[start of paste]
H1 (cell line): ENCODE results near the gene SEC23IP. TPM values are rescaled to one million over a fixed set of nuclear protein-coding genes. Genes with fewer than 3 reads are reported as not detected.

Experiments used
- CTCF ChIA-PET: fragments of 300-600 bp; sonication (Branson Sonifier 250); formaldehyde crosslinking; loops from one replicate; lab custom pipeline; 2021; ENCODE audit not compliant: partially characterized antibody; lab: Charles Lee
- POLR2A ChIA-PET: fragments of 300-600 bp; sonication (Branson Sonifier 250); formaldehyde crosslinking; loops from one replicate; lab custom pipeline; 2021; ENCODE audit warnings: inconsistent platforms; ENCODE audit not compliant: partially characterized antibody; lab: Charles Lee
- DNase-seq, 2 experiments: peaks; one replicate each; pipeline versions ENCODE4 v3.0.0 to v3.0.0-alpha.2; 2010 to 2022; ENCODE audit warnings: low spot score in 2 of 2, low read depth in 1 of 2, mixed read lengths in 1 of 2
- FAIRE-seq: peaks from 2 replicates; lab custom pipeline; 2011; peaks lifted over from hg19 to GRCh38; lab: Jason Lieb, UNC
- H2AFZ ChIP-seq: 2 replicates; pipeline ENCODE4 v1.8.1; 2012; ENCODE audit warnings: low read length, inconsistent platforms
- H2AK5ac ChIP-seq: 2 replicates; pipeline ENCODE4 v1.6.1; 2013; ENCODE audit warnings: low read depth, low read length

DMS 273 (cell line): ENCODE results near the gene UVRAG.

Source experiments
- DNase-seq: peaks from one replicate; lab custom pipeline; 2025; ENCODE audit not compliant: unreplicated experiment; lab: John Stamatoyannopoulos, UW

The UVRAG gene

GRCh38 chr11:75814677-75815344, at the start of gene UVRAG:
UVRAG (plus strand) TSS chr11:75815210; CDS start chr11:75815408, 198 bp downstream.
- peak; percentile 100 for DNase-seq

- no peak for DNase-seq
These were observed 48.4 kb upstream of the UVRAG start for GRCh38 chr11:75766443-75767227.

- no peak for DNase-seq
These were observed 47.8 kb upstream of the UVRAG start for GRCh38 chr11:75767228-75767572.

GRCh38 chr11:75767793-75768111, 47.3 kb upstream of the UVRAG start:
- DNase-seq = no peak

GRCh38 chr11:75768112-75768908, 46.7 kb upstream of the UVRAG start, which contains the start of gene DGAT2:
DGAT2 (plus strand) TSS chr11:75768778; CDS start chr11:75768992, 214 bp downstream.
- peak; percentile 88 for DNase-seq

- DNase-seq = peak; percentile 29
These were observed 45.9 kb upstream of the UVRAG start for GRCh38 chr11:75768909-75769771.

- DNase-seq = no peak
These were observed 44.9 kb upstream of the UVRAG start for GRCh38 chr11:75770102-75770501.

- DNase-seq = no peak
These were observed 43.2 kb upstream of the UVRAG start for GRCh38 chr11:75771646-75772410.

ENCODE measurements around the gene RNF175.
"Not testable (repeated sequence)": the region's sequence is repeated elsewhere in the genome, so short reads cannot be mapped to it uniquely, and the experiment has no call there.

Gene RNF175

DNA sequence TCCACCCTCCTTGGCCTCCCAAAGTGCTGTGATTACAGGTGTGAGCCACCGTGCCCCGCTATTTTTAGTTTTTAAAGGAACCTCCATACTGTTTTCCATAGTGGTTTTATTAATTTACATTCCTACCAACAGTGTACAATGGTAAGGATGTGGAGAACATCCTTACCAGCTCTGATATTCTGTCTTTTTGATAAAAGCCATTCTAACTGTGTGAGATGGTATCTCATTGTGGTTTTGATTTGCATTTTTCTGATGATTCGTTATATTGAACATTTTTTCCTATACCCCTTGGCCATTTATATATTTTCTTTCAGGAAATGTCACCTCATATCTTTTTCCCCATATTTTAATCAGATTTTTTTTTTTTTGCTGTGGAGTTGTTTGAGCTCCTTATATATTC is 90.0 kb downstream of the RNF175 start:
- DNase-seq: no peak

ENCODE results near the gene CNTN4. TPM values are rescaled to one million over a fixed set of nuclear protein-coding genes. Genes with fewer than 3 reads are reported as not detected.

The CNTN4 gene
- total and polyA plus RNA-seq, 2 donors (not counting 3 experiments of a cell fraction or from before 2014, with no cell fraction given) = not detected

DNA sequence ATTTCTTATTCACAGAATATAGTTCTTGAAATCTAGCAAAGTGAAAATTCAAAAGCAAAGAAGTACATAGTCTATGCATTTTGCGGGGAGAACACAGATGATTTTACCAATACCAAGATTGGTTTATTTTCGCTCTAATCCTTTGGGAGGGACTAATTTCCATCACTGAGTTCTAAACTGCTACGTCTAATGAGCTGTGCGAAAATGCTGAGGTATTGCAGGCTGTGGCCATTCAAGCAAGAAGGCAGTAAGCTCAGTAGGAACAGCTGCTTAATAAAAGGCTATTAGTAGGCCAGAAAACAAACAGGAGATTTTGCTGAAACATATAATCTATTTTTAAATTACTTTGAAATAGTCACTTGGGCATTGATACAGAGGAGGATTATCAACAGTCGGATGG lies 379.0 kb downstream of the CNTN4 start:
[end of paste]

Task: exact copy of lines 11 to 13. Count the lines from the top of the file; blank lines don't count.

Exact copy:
- DNase-seq: peaks from one replicate; lab custom pipeline; 2025; ENCODE audit not compliant: unreplicated experiment; lab: John Stamatoyannopoulos, UW

The UVRAG gene

GRCh38 chr11:75814677-75815344, at the start of gene UVRAG: